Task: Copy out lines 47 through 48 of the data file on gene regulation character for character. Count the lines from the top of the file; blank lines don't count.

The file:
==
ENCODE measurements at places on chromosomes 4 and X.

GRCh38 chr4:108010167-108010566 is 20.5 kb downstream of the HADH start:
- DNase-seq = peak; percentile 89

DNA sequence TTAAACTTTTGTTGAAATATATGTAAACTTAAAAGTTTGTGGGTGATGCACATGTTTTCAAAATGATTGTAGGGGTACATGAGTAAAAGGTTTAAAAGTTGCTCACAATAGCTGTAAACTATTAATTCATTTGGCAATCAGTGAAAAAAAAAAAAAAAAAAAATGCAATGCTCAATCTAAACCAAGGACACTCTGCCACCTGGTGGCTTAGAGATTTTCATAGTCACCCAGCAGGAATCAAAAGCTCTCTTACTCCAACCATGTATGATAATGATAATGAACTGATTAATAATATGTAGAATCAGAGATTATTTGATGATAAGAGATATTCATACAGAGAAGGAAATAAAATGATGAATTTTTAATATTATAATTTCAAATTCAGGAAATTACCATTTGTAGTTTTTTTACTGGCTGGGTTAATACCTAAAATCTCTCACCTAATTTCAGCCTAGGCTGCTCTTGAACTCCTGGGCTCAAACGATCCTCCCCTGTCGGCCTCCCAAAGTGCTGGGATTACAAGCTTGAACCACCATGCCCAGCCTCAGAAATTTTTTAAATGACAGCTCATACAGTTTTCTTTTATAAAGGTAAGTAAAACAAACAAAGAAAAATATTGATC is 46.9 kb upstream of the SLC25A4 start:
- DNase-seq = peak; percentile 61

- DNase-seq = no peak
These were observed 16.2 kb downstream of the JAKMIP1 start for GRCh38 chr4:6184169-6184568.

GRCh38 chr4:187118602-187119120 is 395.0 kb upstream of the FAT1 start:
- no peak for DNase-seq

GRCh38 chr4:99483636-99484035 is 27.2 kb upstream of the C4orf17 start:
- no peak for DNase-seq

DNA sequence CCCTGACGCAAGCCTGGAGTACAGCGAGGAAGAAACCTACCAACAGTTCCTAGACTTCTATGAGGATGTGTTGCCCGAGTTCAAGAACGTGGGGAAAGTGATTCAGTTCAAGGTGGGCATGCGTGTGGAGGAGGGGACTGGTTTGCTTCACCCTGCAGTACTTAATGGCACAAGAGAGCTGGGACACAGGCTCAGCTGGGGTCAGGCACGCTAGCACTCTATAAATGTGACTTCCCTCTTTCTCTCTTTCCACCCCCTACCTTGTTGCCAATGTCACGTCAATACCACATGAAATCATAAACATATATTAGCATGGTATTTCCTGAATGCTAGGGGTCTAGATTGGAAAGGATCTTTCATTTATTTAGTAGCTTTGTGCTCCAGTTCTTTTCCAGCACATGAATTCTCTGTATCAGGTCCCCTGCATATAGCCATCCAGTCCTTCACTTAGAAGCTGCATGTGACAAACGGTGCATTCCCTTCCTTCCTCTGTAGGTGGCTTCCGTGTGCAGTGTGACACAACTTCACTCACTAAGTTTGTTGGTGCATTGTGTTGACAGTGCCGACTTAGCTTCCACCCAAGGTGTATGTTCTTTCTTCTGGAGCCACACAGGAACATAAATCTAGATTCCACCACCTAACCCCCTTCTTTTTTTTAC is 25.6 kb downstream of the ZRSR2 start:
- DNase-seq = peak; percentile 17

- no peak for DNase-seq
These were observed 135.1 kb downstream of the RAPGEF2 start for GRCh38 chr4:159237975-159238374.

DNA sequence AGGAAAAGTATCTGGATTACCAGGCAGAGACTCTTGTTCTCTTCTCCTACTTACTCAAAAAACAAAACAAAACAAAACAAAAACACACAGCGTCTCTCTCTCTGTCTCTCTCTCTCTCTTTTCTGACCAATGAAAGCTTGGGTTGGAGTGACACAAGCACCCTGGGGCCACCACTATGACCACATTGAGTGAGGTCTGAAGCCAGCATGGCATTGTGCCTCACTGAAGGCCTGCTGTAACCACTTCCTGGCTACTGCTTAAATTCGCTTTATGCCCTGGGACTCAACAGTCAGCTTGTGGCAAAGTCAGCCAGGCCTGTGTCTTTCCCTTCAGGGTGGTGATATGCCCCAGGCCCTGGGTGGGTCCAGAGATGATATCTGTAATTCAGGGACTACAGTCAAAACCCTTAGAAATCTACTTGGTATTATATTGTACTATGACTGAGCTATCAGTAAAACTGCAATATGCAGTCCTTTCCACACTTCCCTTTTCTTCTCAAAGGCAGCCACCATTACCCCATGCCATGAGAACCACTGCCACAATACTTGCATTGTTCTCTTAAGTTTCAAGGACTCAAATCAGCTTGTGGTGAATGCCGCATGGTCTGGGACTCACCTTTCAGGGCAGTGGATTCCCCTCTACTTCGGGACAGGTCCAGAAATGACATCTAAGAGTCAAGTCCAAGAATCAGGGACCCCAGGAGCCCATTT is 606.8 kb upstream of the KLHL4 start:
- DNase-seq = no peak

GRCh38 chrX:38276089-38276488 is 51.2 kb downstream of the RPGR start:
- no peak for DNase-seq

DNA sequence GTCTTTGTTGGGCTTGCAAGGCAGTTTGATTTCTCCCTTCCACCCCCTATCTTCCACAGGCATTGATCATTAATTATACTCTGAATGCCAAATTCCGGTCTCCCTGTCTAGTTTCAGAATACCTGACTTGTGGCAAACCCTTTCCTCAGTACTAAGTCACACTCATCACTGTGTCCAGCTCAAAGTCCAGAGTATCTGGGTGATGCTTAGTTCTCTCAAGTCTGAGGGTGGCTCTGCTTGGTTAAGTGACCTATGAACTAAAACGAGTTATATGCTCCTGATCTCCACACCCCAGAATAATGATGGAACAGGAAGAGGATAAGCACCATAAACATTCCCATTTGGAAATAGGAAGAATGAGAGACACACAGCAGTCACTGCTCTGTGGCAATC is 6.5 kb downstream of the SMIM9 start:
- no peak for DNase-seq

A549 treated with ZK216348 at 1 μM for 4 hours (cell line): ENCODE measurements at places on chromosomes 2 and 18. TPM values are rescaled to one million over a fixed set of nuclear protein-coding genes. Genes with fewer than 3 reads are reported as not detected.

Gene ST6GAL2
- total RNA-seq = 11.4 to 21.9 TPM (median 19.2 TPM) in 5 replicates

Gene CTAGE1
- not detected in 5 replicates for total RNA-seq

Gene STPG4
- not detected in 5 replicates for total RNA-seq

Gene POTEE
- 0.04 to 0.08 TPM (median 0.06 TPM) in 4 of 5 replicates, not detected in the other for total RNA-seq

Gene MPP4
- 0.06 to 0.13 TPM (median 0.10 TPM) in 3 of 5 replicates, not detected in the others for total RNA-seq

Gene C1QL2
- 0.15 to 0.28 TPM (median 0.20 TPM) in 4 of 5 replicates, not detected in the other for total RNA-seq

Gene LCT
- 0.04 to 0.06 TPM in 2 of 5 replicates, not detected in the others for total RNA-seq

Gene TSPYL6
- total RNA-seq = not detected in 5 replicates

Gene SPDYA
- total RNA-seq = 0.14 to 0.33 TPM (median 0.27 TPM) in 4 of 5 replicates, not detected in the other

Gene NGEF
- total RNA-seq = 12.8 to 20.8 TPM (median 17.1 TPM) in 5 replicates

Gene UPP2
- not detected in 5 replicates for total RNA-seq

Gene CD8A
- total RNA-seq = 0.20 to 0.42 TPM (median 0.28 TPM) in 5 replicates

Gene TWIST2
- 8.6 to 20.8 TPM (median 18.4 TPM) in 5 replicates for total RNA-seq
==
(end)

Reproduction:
Gene TWIST2
- 8.6 to 20.8 TPM (median 18.4 TPM) in 5 replicates for total RNA-seq